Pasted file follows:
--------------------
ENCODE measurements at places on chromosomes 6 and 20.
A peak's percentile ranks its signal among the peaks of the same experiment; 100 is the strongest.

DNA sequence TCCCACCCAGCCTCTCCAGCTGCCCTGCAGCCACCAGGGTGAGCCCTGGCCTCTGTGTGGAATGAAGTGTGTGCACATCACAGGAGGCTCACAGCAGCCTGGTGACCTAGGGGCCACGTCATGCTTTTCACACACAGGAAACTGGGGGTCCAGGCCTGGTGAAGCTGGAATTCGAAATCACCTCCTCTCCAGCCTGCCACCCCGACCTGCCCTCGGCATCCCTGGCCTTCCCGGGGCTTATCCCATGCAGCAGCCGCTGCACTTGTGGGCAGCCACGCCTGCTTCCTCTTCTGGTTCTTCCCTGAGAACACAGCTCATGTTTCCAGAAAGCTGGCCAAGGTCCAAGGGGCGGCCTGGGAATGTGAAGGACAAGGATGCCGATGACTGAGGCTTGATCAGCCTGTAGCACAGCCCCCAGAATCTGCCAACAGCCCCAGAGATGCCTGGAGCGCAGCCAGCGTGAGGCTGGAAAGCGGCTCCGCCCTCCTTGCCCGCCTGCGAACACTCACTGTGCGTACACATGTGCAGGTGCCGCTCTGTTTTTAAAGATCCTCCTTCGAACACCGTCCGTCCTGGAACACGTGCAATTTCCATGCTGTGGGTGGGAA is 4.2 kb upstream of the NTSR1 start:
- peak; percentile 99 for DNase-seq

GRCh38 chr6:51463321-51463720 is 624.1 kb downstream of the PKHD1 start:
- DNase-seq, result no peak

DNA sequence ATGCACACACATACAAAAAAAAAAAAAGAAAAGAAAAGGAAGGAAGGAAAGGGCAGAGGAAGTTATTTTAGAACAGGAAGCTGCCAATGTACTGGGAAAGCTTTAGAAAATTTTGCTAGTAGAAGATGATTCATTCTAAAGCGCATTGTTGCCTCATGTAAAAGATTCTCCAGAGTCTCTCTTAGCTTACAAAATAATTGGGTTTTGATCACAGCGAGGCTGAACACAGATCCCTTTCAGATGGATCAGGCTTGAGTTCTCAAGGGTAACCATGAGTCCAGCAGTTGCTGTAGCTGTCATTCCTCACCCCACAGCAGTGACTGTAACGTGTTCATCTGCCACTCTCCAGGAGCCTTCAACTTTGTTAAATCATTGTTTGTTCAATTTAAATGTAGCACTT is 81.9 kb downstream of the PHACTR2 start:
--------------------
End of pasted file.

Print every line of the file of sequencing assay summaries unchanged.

ENCODE measurements at places on chromosomes 6 and 20.
A peak's percentile ranks its signal among the peaks of the same experiment; 100 is the strongest.

DNA sequence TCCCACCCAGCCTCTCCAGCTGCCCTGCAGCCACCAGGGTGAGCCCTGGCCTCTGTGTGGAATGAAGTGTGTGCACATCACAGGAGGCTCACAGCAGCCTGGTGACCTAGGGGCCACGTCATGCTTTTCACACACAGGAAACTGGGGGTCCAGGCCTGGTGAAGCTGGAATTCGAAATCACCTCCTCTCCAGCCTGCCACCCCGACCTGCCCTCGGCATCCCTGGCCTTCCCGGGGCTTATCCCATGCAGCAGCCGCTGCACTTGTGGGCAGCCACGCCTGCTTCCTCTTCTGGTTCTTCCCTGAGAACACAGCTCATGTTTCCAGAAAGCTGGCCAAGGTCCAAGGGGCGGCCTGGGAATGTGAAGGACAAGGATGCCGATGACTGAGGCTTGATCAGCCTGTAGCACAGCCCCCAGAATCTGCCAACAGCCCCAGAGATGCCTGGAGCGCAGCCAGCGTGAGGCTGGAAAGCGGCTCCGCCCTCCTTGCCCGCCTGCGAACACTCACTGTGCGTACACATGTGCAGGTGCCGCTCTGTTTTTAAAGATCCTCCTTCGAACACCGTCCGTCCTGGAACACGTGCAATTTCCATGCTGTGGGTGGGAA is 4.2 kb upstream of the NTSR1 start:
- peak; percentile 99 for DNase-seq

GRCh38 chr6:51463321-51463720 is 624.1 kb downstream of the PKHD1 start:
- DNase-seq, result no peak

DNA sequence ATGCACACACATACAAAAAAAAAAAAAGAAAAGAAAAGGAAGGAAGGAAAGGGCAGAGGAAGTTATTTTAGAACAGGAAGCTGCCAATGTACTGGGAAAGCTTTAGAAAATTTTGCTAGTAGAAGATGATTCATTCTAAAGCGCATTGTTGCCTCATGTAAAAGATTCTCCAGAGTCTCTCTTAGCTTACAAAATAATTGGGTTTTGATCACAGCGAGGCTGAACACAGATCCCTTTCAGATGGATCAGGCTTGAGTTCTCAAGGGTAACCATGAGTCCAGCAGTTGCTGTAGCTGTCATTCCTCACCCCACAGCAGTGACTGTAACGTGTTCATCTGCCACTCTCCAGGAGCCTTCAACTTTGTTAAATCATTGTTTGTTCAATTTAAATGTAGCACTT is 81.9 kb downstream of the PHACTR2 start: